The US Raytheon company has also developed many solutions for undersea warfare for navies of US and its NATO partners to detect, deter, and defend against a broad spectrum of threats. Raytheon has developed the most advanced, integrated undersea warfare capabilities to support combat, airborne anti submarine warfare and organic mine countermeasure missions.

Raytheon claims that it has equipped the US Navy with game changing anti submarine warfare capability with the ALFS, Airborne Low Frequency Sonar. ALFS has been rigorously deployed and tested, proving its value as the centerpiece of the Navy’s ASW mission. The ALFS is the only in-service dipping sonar with multi-frequency operation to adapt to varying environmental conditions and a rapid search rate for indentifying threats sooner over a large search area.

The Lockheed Martin has developed the Sea TALON (Tactical Littoral Ocean Network system for the ASW mission for the US Navy’s Littoral Combat Ship (LCS). Sea TALON is a unique undersea surveillance system that uses a Remote Towed Active Source (RTAS), a multi-band transducer networked with a Remote Towed Array (RTA), to provide search, detection and localization of quiet submarines in the littorals. Each array is towed by an unmanned, semi-autonomous, semi-submersible Remote Multi-Mission Vehicle (RMV), an ASW-variant of Lockheed Martin’s AN/WLD-1 Remote Minehunting System. The RMV, launched and controlled remotely from a forward-deployed LCS, will provide the Navy’s first unmanned, organic, real-time ASW capability, significantly enhancing ship and crew safety.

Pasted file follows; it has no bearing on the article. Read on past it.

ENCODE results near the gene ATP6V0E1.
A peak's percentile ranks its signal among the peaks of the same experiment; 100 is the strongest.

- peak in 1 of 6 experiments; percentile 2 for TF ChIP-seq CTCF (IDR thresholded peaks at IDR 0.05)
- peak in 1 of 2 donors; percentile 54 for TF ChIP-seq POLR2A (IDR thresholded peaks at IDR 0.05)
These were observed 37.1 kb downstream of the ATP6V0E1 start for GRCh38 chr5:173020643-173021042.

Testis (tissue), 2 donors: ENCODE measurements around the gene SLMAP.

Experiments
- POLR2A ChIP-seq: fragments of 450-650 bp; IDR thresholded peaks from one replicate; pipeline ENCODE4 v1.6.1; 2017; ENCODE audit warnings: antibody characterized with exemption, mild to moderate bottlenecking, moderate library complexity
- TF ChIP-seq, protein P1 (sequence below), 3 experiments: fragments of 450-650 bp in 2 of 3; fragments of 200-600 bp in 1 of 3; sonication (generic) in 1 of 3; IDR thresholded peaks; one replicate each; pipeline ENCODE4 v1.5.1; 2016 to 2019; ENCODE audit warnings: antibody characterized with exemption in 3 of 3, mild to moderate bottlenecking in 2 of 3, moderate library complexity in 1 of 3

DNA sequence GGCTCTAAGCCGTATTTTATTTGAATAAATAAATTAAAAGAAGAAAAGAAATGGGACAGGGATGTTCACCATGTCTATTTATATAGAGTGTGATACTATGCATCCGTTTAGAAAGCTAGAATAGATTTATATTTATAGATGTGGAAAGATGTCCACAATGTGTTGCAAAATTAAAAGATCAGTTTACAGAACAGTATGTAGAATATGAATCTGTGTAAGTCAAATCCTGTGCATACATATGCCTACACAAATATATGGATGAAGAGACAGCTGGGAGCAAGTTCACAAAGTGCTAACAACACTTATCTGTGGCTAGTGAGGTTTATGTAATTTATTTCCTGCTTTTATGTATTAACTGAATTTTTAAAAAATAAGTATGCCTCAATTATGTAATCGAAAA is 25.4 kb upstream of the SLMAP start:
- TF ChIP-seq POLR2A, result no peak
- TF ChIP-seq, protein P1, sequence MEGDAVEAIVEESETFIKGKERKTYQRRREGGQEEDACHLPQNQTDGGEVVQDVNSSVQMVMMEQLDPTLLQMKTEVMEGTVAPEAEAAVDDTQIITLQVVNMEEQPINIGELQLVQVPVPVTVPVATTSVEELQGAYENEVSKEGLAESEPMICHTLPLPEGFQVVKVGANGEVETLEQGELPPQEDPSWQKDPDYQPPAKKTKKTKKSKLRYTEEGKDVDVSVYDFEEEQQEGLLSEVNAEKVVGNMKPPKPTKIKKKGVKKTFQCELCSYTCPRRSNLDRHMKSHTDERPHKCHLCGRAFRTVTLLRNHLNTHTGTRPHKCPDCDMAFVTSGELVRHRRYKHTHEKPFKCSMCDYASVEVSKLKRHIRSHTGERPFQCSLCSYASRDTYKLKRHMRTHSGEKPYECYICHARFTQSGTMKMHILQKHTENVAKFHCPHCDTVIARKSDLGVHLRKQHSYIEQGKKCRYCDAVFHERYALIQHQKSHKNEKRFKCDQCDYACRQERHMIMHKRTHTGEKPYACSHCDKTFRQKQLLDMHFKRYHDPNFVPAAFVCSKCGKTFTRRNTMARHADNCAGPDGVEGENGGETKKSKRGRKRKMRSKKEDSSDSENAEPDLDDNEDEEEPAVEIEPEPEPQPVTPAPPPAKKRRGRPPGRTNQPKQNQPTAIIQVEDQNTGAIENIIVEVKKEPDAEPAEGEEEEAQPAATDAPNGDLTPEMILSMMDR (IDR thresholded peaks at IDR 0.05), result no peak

Indian defence scientists have also tried to catch up with the Americans and the Europeans in the ASW and has handed over the Indian Navy a system called NAGAN, which is a low frequency active cum passive towed array sonar system which has been developed by the NPOL (National Physical and Oceanographic Laboratory, Cochin) in association with the Bharat Electronics and some private sector companies.

NAGAN has replaced the French Thales supplied passive towed array sonar system. NPOL scientists claim that the NAGAN has been a major technological breakthrough, which is capable of long range detection. The NAGAN Towed array sonar system consists of a sensor array that is towed behind a submarine or surface ship. This consists of a long array of hydrophones that is trailed behind the ship using a long cable when deployed. The hydrophones are placed at equal distance on the array. This sonar is much more effective in detecting and classifying the vessels being tracked at variable depths, as noise due to turbulence of own-ship propulsion will not corrupt the signals received from the target, according to a scientist.

However, India will have to fathom many seas before it is able to elevate its ASW techniques to fourth generation level and skyrocket to the space with ASW enabled satellites.